Thomas on 2nd Amendment: 'We Want To Pretend [It] Doesn't Exist'

By Penny Starr | October 27, 2016 | 3:27pm EDT

Associate Justice Clarence Thomas.

(CNSNews.com/Penny Starr)

(CNSNews.com) – Associate Supreme Court Justice Clarence Thomas said on Wednesday that the Constitution contains everything needed to interpret the law, despite efforts by some to downplay certain portions of it, particularly the Second Amendment.

Thomas was asked by John Malcolm, director of the Edwin Meese III Center for Legal and Judicial Studies at the Heritage Foundation, about ensuring personal and economic liberty.

“You talk a little bit about privileges or immunities; you’ve made some statements about substantive due process,” Malcolm said at the Heritage’s Joseph Story Distinguished Lecture in Washington, D.C. where Thomas made his remarks. “So when you look at different clauses in terms of protecting personal liberties, economic liberties, which clauses do you sort of gravitate to – due process clause, equal protection clause, privileges or immunities clause or what other provisions?”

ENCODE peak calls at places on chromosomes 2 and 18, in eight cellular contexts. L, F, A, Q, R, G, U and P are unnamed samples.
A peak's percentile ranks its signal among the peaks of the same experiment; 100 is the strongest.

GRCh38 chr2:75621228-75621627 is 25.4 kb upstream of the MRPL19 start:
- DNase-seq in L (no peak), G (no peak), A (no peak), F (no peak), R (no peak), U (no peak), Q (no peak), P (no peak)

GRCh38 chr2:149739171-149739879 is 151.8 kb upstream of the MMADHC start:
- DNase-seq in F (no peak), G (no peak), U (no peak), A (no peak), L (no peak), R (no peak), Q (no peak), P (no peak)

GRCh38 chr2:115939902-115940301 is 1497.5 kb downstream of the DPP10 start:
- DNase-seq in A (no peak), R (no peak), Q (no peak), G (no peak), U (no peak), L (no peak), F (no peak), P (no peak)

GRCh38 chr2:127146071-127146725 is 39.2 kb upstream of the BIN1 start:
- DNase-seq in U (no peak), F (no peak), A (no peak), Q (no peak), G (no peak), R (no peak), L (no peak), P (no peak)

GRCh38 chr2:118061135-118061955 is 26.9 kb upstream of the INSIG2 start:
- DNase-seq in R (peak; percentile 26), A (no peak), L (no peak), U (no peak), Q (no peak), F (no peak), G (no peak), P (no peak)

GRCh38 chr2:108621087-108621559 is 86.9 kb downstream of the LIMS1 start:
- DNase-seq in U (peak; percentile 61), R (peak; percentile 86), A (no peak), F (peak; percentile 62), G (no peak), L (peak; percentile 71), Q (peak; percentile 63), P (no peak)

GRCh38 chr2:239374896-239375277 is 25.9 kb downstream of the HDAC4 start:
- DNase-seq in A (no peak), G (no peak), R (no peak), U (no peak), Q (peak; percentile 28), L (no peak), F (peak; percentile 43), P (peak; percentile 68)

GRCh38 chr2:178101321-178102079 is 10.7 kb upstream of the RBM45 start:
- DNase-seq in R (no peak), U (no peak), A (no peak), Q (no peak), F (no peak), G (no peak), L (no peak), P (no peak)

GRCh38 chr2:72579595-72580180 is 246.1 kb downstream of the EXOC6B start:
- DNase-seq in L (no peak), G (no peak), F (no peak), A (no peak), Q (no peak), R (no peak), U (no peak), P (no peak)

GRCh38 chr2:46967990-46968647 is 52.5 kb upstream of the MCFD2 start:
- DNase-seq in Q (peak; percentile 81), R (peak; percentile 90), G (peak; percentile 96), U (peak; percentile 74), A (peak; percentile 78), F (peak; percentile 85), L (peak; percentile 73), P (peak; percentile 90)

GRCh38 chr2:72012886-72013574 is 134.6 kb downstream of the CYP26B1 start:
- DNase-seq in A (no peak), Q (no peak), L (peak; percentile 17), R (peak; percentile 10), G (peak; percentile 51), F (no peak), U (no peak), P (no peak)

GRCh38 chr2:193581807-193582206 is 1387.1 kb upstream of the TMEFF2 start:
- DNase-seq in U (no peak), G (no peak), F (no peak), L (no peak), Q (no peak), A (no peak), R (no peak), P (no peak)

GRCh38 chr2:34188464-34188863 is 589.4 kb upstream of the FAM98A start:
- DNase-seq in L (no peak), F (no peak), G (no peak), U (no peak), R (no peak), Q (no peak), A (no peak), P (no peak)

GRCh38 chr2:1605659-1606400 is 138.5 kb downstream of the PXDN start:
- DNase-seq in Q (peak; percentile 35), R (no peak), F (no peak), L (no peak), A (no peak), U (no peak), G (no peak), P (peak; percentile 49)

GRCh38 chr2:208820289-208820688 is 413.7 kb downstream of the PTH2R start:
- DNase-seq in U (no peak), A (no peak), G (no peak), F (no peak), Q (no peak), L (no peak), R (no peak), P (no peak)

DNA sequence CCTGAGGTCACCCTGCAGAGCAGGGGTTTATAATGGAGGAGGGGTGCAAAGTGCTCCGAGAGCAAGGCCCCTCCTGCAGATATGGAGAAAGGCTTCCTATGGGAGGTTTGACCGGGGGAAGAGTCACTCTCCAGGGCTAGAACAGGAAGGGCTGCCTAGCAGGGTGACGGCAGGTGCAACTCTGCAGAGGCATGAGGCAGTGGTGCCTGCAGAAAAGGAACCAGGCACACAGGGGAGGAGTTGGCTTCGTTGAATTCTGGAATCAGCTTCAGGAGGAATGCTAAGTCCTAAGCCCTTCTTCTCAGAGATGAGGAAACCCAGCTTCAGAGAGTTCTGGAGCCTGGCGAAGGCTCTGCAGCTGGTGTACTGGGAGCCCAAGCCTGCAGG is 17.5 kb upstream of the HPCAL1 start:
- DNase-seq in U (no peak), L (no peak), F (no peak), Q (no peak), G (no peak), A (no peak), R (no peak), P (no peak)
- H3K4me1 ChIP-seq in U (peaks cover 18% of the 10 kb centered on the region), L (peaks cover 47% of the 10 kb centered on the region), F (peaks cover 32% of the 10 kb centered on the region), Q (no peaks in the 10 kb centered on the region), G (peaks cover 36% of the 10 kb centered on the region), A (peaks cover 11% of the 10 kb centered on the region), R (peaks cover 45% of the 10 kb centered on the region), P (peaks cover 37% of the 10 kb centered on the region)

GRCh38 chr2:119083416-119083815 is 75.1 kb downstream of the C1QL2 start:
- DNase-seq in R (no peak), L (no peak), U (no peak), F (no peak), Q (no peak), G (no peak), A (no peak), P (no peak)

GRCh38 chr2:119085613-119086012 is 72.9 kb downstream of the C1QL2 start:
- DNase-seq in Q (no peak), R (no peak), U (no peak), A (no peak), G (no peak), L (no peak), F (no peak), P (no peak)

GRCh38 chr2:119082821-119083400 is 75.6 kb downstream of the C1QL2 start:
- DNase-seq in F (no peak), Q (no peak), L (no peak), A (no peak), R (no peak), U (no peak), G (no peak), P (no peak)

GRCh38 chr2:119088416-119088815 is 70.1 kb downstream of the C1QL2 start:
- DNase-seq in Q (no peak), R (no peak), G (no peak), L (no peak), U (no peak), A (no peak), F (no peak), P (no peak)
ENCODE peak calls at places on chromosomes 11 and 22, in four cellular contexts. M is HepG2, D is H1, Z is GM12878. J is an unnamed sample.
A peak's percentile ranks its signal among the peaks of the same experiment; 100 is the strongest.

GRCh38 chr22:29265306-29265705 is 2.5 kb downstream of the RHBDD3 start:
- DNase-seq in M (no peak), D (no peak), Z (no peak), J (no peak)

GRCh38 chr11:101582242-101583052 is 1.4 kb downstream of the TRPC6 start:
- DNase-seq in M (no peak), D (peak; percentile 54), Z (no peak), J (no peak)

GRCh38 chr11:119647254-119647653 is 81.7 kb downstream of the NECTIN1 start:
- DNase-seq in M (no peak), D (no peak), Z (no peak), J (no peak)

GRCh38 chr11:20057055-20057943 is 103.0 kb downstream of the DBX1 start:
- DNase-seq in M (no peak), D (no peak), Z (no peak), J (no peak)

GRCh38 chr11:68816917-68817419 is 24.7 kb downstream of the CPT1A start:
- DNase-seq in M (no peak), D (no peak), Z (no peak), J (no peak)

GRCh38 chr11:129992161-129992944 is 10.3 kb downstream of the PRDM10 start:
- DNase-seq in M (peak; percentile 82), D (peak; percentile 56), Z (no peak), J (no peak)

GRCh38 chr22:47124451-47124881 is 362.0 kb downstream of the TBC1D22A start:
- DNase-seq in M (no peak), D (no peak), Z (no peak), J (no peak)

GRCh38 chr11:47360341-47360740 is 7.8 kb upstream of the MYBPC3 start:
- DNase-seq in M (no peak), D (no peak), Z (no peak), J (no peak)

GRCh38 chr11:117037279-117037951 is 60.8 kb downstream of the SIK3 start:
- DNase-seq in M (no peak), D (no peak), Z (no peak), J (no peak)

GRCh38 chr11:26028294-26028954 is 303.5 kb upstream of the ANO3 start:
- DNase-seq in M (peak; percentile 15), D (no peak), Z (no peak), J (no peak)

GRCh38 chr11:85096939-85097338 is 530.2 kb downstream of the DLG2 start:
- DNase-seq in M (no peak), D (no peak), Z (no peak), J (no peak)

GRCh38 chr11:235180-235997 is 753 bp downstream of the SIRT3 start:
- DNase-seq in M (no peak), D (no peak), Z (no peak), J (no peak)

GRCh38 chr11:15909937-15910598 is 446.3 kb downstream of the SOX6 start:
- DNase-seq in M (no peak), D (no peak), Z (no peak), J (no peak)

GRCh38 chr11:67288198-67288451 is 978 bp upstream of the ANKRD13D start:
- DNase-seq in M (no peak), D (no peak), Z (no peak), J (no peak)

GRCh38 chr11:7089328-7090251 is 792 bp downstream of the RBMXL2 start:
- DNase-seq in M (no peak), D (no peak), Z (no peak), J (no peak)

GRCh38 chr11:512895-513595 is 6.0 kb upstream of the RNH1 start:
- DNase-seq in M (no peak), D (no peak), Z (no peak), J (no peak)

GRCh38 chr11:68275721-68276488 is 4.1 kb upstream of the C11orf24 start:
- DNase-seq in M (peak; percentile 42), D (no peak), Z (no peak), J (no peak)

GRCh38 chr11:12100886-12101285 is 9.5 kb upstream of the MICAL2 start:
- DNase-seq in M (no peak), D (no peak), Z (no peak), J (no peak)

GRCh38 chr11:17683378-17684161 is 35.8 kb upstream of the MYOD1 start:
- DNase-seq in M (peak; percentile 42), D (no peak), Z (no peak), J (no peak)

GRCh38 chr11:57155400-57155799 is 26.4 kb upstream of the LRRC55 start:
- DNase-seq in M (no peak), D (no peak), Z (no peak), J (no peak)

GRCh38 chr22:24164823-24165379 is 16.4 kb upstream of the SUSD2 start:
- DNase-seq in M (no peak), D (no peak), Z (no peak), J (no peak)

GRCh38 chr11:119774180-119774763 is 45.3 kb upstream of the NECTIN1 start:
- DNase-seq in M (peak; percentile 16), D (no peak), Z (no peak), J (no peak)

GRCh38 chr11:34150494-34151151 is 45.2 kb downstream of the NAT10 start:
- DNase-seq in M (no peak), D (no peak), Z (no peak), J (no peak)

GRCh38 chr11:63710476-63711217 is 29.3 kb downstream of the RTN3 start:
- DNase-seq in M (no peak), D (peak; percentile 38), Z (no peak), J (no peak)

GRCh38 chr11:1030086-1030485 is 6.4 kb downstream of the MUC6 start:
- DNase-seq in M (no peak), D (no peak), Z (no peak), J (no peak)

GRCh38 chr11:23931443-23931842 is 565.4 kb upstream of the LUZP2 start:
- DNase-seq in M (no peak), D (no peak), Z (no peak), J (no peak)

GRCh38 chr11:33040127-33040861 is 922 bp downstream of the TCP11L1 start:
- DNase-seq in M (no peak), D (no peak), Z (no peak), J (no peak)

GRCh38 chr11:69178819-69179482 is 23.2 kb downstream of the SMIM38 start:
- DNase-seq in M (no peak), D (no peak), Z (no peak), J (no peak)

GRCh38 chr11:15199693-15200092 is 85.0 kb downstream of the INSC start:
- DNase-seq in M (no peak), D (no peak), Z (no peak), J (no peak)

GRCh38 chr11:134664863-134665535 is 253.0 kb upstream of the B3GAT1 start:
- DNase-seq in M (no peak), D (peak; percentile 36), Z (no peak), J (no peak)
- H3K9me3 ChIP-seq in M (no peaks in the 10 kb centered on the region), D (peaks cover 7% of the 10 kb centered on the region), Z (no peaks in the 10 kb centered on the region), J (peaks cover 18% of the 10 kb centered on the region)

“Whatever’s in the Constitution,” Thomas said. “It is all there. The Bill of Attainders is there.”

“The Third Amendment is there -- that we skip over,” Thomas said, referring to the constitutional guarantee of domestic privacy.

“The Second Amendment -- we want to pretend doesn’t exist,” Thomas said of the right of all Americans to keep and bear arms.

“The First Amendment has ‘Congress shall make no law respecting the establishment of religion,’” Thomas said. “What is the establishment of religion?”

“It doesn’t have like a wall of separation,” Thomas said. “It has establishment of religion.”

“So you go back to the language,” Thomas said. “What does it mean?”

“We are obligated to do that,” Thomas said, adding that otherwise judges can look elsewhere and away from “the limitations built into the Constitution itself.”

Thomas spoke about his 25 years on the land’s highest court, including taking his clerks on field trips so they could understand the history of the country and the court’s role in it.

“I thought it was a great idea to go and have them see it wasn’t about winning an argument,” Thomas said. “It wasn’t about a subject.

“It’s about us and our country,” Thomas said.

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